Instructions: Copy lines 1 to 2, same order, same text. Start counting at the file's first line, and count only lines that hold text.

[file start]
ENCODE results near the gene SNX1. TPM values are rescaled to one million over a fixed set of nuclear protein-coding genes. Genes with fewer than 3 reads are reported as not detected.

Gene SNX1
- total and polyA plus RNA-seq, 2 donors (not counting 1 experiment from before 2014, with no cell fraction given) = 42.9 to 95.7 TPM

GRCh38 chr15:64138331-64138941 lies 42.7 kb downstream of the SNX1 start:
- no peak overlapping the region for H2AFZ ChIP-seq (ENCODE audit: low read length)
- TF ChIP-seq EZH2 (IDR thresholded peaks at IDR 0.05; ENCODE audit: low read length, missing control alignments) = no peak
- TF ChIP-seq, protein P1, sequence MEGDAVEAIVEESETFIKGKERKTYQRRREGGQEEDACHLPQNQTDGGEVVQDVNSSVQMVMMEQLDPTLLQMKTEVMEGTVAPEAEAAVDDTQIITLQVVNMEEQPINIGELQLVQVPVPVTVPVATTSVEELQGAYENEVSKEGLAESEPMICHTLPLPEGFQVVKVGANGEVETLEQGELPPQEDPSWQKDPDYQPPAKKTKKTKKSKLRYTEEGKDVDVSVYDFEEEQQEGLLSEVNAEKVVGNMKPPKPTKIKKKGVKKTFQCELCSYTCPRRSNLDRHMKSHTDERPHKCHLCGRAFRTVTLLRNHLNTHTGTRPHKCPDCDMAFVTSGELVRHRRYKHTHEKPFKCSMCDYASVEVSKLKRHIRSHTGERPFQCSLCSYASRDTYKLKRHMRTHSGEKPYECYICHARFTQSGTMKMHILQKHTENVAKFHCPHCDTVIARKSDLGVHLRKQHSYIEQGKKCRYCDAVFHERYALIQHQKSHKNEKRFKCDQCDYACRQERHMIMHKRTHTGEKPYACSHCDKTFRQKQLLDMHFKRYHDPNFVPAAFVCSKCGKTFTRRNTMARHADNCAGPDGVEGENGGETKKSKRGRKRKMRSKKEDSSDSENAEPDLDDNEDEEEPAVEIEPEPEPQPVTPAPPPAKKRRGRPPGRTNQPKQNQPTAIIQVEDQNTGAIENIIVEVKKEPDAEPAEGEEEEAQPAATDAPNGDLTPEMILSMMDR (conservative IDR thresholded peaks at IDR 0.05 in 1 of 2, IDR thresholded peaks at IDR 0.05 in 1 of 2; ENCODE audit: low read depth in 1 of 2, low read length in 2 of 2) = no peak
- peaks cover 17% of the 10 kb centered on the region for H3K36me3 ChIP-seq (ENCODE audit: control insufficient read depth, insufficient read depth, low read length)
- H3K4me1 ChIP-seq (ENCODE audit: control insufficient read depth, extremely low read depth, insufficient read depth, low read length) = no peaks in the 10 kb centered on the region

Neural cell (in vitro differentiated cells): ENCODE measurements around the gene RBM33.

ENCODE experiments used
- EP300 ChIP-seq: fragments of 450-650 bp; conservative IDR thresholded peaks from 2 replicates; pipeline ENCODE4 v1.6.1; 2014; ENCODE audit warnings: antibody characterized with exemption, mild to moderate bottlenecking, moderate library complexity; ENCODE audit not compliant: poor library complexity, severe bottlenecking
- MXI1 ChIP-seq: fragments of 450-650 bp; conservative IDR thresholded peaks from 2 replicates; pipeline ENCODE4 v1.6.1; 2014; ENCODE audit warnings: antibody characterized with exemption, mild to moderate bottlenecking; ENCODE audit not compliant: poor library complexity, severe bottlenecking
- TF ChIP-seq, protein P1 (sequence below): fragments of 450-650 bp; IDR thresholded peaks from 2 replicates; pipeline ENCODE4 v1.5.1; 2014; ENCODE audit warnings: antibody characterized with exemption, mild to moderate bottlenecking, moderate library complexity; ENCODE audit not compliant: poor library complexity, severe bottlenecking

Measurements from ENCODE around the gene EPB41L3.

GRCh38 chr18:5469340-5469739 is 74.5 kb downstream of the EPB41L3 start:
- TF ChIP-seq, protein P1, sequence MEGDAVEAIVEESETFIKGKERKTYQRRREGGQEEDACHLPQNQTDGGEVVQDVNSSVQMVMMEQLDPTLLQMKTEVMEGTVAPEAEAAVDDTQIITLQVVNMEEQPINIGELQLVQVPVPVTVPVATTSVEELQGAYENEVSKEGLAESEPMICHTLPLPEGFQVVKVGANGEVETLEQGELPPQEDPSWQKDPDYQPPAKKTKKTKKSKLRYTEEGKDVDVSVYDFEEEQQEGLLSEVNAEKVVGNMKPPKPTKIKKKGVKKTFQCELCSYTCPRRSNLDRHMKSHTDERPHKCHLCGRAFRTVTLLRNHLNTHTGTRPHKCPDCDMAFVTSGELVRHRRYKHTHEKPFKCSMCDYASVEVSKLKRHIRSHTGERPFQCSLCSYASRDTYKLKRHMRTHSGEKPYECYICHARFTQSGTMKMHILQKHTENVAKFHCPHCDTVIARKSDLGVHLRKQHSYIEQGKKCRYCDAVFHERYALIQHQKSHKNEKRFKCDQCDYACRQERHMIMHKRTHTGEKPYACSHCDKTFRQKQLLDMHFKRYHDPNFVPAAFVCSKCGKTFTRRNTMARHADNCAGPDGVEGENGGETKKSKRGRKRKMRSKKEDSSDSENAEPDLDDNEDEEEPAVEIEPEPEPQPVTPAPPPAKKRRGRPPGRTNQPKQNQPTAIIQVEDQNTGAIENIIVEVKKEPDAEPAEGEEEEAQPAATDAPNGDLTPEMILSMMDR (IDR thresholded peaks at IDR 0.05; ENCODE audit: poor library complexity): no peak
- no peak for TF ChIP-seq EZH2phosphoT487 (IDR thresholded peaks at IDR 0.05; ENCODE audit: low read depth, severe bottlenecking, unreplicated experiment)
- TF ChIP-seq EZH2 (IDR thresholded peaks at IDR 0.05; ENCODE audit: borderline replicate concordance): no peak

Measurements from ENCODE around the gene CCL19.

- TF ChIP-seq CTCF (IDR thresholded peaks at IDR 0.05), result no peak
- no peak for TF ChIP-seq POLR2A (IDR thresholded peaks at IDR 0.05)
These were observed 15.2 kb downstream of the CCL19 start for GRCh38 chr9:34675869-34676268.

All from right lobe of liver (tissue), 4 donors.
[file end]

ENCODE results near the gene SNX1. TPM values are rescaled to one million over a fixed set of nuclear protein-coding genes. Genes with fewer than 3 reads are reported as not detected.

Gene SNX1